"I was once told in a 360 feedback that I needed to showcase more of the cultural traits that Indian women portray. Over the years, I have encountered similar situations where I have been labelled as aggressive or not cultural enough. While it bothers me, I realised that it starts with me showing courage and assertiveness in my point of view. I have my own personal board of directors who are invested in my success and care about company culture. I urge everyone, young and old, to come forward and show the courage needed to address sexism in the workplace,” encouraged Smriti Handa.
Rajesh Rai added that "it is essential to address unacceptable behaviour immediately, as ignoring it sends the message that it is acceptable. This is not a one-time dialogue, but a continuous effort to establish and enforce inclusive ways of working. It's about defining what inclusion means, providing examples, and ensuring that every employee understands what is acceptable and what is not. Ultimately, a culture of respect creates an environment where everyone feels comfortable expressing themselves and standing their ground with all due respect."
Leaders' vital role in creating bias-free workplaces
The significance of creating a workplace culture that stands against sexism cannot be emphasised enough. While individuals must stand up for themselves, it’s the leaders who can implement distinct policies against discrimination and harassment. This can include offering regular training and education, advocating for gender diversity and inclusion at all levels, fostering a culture of responsibility and openness, and conducting periodic evaluations of their culture and policies to pinpoint any weaknesses that require attention.
"As leaders, it is our responsibility to identify the cultural pieces that need sorting out and take action to embed positive ways of working. It may seem like small things, such as starting meetings with a ritual of committing to listening and raising hands to speak, but these small actions can pay off in the long run. We need to create a culture of respect, collaboration and inclusivity, where everyone's ideas are heard and interruptions are called out in a constructive manner. By providing managers with training material on how to conduct effective meetings and collaborate with their team, we can create a positive working environment where everyone feels valued and heard,” recommended Amruta Choudhury.
The Women Interrupted app: A tech solution for workplace bias
Effective strategies for addressing issues require proper measurement. In the era of technological advancement, there is a solution to almost all problems. The Chief Human Resources Officer of BharatPe talked about one such app that is dedicated to detecting and exposing manterruption in daily life.
"I strongly believe that to drive change, we need to measure it. While it can be difficult to measure softer aspects like respect in the workplace, there are solutions available. For example, the Women Interrupted app calculates how many times people interrupt each other in a meeting, and can provide a mirror to reflect on the issue. It's important to have discussions around respect in the workplace and invest in technology to help us monitor and improve it,” she told People Matters.
HR as a cultural curator: Moving beyond policies
The Chief Human Resources Officer of BharatPe believes that action in the room is what truly makes a difference. According to her, HR should serve as a cultural curator and a partner in delivering a respectful workplace culture. This involves not just having policies and manuals, but also calling out instances of mansplaining and making people conscious of their behaviour. Additionally, HR must also lead by example and walk the walk. This means being transparent, honest, and respectful in all interactions, and demonstrating a commitment to creating a culture of respect in the workplace.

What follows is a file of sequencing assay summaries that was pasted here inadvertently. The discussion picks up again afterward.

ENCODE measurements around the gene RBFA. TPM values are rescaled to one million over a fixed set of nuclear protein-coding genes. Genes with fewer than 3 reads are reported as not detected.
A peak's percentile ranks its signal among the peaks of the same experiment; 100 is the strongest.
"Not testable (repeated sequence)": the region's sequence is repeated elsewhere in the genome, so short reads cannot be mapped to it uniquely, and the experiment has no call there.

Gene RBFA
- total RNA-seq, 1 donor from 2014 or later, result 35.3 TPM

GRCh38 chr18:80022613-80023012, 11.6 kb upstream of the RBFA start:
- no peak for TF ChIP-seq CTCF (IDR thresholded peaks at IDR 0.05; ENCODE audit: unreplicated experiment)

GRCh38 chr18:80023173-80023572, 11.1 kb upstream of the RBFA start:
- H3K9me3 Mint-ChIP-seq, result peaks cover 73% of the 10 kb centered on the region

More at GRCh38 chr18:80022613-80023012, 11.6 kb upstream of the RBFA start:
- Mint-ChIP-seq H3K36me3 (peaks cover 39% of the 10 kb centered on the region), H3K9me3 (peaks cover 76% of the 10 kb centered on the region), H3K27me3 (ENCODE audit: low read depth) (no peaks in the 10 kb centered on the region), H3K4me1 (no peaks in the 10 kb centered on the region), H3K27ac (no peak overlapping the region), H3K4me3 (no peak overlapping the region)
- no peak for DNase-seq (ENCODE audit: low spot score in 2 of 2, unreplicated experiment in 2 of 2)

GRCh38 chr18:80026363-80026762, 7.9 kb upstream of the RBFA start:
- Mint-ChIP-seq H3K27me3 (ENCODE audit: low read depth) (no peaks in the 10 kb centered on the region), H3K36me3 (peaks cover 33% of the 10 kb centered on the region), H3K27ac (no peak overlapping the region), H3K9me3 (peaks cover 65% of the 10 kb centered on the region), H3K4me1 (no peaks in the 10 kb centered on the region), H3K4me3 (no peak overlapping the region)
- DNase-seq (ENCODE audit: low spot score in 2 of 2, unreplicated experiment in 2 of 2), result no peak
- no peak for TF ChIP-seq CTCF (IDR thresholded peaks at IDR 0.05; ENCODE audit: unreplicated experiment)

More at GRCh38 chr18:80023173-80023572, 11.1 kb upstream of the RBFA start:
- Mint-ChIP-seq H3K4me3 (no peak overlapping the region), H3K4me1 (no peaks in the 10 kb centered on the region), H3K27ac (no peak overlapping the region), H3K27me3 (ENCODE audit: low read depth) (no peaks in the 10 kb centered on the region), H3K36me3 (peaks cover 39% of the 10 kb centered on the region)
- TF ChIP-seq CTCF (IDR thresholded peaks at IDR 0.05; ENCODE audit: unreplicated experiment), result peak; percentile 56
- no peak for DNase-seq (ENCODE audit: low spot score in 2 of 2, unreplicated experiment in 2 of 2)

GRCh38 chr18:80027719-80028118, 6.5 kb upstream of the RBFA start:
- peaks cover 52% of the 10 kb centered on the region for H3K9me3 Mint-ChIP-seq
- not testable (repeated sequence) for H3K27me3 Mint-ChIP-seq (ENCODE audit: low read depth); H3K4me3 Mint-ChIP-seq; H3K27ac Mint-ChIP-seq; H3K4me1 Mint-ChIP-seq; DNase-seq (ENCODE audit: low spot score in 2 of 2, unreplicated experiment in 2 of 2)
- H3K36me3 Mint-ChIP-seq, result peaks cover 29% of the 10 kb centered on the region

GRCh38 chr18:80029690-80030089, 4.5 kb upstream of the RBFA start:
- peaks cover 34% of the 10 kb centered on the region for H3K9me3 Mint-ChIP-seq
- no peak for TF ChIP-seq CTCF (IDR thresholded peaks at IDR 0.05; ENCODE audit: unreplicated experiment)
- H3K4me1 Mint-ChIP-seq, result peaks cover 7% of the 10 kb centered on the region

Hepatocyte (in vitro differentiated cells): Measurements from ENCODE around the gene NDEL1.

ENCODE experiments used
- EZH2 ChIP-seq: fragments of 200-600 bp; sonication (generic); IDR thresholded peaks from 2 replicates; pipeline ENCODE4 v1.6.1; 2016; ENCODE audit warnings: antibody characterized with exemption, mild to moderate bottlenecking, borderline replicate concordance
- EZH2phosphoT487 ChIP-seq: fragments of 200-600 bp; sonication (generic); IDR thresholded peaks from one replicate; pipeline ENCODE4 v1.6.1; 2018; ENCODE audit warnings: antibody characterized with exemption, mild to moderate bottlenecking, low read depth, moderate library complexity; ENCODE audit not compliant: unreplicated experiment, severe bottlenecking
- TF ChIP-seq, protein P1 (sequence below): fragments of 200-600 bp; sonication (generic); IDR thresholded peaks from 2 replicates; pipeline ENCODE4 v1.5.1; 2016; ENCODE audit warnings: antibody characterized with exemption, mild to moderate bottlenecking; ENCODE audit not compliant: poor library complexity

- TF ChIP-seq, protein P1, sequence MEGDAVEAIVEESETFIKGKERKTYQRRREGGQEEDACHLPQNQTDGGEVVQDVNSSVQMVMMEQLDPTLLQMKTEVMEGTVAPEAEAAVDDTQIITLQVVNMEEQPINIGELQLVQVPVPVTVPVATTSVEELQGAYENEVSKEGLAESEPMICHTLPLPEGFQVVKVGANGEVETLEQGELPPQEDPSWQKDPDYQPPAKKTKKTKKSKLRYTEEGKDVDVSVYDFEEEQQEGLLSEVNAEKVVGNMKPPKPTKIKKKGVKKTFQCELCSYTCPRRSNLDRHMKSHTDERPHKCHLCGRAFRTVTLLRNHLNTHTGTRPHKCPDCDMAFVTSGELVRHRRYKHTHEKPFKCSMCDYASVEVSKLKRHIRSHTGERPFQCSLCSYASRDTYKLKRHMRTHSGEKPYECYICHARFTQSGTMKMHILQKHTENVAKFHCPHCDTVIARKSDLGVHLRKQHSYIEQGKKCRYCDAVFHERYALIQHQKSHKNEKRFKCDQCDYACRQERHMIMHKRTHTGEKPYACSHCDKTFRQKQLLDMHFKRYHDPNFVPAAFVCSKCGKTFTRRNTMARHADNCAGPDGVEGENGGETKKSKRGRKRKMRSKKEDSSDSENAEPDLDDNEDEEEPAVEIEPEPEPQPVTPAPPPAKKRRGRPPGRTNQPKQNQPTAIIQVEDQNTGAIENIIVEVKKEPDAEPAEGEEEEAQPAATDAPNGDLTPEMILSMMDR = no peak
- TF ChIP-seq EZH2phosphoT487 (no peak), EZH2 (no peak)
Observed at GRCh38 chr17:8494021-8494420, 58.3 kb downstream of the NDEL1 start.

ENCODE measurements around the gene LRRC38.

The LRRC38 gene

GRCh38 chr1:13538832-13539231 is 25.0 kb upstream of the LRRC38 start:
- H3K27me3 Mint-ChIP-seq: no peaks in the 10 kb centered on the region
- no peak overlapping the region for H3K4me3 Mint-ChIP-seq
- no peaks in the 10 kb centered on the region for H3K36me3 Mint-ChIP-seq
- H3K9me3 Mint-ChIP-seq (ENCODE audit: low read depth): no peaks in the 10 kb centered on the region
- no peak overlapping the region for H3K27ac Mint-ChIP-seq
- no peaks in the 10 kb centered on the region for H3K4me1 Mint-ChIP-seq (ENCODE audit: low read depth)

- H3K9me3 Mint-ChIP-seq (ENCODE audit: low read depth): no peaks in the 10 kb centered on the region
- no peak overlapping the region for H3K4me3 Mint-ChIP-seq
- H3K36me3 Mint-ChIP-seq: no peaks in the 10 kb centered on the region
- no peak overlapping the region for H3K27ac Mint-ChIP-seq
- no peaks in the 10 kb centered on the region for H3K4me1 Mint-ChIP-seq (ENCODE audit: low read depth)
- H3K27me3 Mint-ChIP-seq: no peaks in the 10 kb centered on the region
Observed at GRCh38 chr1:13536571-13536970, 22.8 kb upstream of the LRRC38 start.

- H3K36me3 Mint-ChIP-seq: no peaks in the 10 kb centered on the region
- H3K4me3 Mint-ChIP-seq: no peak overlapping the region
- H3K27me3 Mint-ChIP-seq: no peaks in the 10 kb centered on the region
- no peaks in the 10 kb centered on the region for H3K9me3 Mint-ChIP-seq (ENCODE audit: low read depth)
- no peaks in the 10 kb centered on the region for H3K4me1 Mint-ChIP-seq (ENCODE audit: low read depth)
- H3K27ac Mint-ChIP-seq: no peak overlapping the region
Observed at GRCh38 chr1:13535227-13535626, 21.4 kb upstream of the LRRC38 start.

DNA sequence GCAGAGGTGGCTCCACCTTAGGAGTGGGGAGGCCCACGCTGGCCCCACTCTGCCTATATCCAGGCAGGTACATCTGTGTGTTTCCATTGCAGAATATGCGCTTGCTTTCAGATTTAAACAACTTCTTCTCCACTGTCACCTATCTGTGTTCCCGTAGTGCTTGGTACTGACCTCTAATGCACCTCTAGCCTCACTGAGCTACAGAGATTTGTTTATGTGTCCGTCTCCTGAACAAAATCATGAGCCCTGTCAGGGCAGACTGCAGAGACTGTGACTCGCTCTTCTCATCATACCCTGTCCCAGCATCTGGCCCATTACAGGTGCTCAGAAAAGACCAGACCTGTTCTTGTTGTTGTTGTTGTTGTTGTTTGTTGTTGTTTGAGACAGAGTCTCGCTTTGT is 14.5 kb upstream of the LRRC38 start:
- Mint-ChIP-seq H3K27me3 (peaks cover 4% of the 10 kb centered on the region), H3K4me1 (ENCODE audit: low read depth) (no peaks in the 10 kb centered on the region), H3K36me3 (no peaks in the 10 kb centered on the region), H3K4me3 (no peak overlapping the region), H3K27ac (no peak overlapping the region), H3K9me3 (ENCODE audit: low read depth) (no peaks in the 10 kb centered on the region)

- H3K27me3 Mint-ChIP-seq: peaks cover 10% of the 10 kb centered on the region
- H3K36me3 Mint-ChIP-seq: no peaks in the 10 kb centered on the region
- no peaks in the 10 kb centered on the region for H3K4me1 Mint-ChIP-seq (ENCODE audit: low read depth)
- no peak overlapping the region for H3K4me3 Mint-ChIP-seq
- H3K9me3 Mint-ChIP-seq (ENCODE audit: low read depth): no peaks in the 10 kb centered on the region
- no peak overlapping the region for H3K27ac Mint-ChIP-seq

“It's not enough to simply have a policy and ask people to follow it; we must practice it in action to make people conscious of it. HR should be a partner in delivering that culture, and it's important to take action in the room by calling out behaviour that contributes to workplace biases. We can learn from the past, such as the use of timekeepers in meetings to ensure topics are discussed within a designated time frame. Similarly, we should designate someone to respectfully call out mansplaining or other forms of bias in meetings,” suggested Handa.
Levelling the playing field: Men's role in addressing bias
It's no secret that women have been fighting for equality and respect for decades, and while progress has been made, there is still a long way to go. One key aspect of achieving true gender equality is for men to start acknowledging and recognising the contributions and perspectives of women. For too long, women have been talked over, dismissed, and even belittled in professional and personal settings. Men need to start actively listening to women and acknowledging their ideas and experiences.
This means giving women credit for their contributions, rather than appropriating their ideas as their own or dismissing them as unimportant. The head of Inclusion and Diversity at Flipkart suggested that in meetings and discussions, men can practice using the "yes and" technique, which involves building on a woman's idea rather than contradicting it or simply moving on to another topic. This technique not only shows respect for the woman's contribution but also fosters more productive and collaborative conversations.
"I would like to address bias against women by suggesting a simple practice that men can implement. When in a meeting or discussion and a woman shares a point of view, instead of responding with 'I have a different point of view' or 'I disagree', try replacing it with 'Yes, and...'. This acknowledges and gives credit to the woman's input, while also allowing for the introduction of new ideas. It disrupts the pattern of interruption and dismissal that often happens to women in these settings. I have personally tried this and it can be challenging, but it's worth it to create a more equitable and inclusive environment," said Amruta Choudhury